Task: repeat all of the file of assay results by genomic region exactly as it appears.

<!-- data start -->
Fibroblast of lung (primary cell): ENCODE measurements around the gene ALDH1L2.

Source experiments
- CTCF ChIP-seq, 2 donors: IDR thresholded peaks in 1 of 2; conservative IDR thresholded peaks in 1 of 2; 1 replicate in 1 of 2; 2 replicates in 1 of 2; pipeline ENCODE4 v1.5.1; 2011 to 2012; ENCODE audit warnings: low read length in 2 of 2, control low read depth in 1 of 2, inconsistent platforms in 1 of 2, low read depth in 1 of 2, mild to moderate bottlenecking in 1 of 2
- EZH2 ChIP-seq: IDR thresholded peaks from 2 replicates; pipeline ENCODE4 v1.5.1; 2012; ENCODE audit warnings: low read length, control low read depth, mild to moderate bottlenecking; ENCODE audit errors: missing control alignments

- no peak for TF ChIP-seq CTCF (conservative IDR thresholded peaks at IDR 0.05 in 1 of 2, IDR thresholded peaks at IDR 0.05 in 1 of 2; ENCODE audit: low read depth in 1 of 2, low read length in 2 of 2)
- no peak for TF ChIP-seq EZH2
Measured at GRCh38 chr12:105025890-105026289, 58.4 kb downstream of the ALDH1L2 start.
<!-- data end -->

Fibroblast of lung (primary cell): ENCODE measurements around the gene ALDH1L2.

Source experiments
- CTCF ChIP-seq, 2 donors: IDR thresholded peaks in 1 of 2; conservative IDR thresholded peaks in 1 of 2; 1 replicate in 1 of 2; 2 replicates in 1 of 2; pipeline ENCODE4 v1.5.1; 2011 to 2012; ENCODE audit warnings: low read length in 2 of 2, control low read depth in 1 of 2, inconsistent platforms in 1 of 2, low read depth in 1 of 2, mild to moderate bottlenecking in 1 of 2
- EZH2 ChIP-seq: IDR thresholded peaks from 2 replicates; pipeline ENCODE4 v1.5.1; 2012; ENCODE audit warnings: low read length, control low read depth, mild to moderate bottlenecking; ENCODE audit errors: missing control alignments

- no peak for TF ChIP-seq CTCF (conservative IDR thresholded peaks at IDR 0.05 in 1 of 2, IDR thresholded peaks at IDR 0.05 in 1 of 2; ENCODE audit: low read depth in 1 of 2, low read length in 2 of 2)
- no peak for TF ChIP-seq EZH2
Measured at GRCh38 chr12:105025890-105026289, 58.4 kb downstream of the ALDH1L2 start.